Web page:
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2011 Trimbach Gewurztraminer Vendange Tardive 375ml

2011 Trimbach Gewurztraminer Vendange Tardive

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Producer: Trimbach
Website: www.maison-trimbach.com

Condition/Note:
Price: $56.99
Sale Price: $44.99

Availability: 7

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Available Vintages:
2011(375ml)  


Varietal: Gewurztraminer
With it’s distinctive floral and tropical fruit aromas reminiscient of lychee and it’s pink colored skin, Gewurztraminer is, both as a grape in the vineyard and wine in the glass, one of the most recognizable varieties. It’s name is derived from it’s parent Traminer and ‘Gerurz’ the Germany for spice, although this refers to its pungent and perfumed aromatic quality rather than anything inherently spicy. The grape’s pink skins add a depth of color and combine with its high alcohol (typircally around 14% due to its ability to accumulate sugar) to produce wine with lots of body and flavor. The grape is most common in the French and Germany regions of Alsace and Pfalz, but it also becoming more popular in cool climate New World sites in New Zealand and Washington State.

Country: France
A country viewed by many as the home of fine wine, it is almost unique in terms of how embedded food and wine is in the nations culture. Given the diverse geography, with so much of the country providing the climate and soil suitable for viticulture, it is no surprise that its produces such an extensive and varied selection of wines. It is the country from where the vast majority of the New World's most popular "international" grapes and stylistic influences originate. While there might seem to be an alarming disparity between the most sought after wines (were a case might set you back as much as a deposit on a small house) and the millions of gallons of vin de table filling up the European wine lake every year, there is so much great value to be found between the two extremes. Bordeaux, Burgundy, Champagne, and the Rhone may still dominate the market for fine wine, but regions including the Loire, Alsace, Languedoc & Roussillon and the South West are increasingly becoming excellent sources of good quality, affordable wines.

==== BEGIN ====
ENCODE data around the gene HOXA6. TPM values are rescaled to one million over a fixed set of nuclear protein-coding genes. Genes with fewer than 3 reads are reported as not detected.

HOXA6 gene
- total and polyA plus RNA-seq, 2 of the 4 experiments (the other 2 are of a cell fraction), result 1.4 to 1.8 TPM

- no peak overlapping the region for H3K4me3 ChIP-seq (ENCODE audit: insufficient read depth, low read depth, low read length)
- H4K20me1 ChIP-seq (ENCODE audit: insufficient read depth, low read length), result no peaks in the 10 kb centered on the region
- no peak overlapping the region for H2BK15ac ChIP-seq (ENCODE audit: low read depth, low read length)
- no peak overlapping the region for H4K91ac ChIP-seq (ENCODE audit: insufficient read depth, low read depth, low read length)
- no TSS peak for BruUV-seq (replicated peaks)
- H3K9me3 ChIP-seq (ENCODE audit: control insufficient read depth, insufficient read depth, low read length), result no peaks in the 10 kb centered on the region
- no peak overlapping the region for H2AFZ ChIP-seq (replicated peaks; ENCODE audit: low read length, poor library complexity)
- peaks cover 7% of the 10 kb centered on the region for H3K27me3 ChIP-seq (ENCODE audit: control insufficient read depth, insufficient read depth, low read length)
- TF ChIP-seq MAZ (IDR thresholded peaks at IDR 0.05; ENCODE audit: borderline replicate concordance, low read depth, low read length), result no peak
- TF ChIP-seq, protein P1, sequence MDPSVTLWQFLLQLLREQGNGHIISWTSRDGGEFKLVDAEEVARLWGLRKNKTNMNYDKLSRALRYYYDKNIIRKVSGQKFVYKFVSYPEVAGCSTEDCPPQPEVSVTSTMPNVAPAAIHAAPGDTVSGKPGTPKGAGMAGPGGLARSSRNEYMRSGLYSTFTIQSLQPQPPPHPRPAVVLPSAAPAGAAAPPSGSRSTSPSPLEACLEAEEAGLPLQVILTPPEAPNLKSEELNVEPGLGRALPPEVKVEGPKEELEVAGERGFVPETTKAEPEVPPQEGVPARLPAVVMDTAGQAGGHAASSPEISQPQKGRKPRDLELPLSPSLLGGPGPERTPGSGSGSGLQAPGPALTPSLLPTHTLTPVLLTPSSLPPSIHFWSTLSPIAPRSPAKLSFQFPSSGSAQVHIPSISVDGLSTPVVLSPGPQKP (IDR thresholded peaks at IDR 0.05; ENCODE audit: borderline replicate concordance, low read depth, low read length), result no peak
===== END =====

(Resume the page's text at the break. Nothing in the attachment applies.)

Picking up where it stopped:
Region: Alsace
Alsace is a viticulturally and geographically unique region of France. Due to the historical toing and froing between France and Germany, Alsace has developed, along with its own dialect, a distinct style of food and wine. Unlike the rest of France who market their wine by location Alsace makes varietal wines, an overwhelming majority of which are white. Although separated from Germany by the Rhine, Alsace's climate is more similar to its neighboring country because of the Vosges mountain range to the west, but which extends south into Germany. The Vosges stops most clouds from heading east and making Alsace the driest region in France. Major varieties include Riesling, Gewürztraminer, Pinot Gris, Pinot Blanc, Muscat and Pinot Noir. Although still wines make up the biggest proportion, Crémants d’Alsace are becoming a popular, less expensive alternatives to Champagne. Most are made from Pinot Blanc, however some Blanc de Noirs, made from Pinot Noir, are also produced. Alsace’s trump card is probably its Vendange Tardive (late picked) and sub category, Sélection de Grains Nobles. These are some of the most complex and age worthy wines in the country and are only made in the finest of vintages when weather permits.

Sub-Region:

Type: Fortified and Dessert
Dessert wines are usually any sweet wine drunk with or around a meal. White fortified wines (fino and amontillado sherry) are usually drunk before the meal, and the red fortified wines (port and madeira) drunk after it. Most fortified wines are regarded as distinct from dessert wines, but some of the less strong fortified white wines, are regarded as honorary dessert wines. In the United States a dessert wine is legally defined as any wine over 14% alcohol by volume, which includes all fortified wines.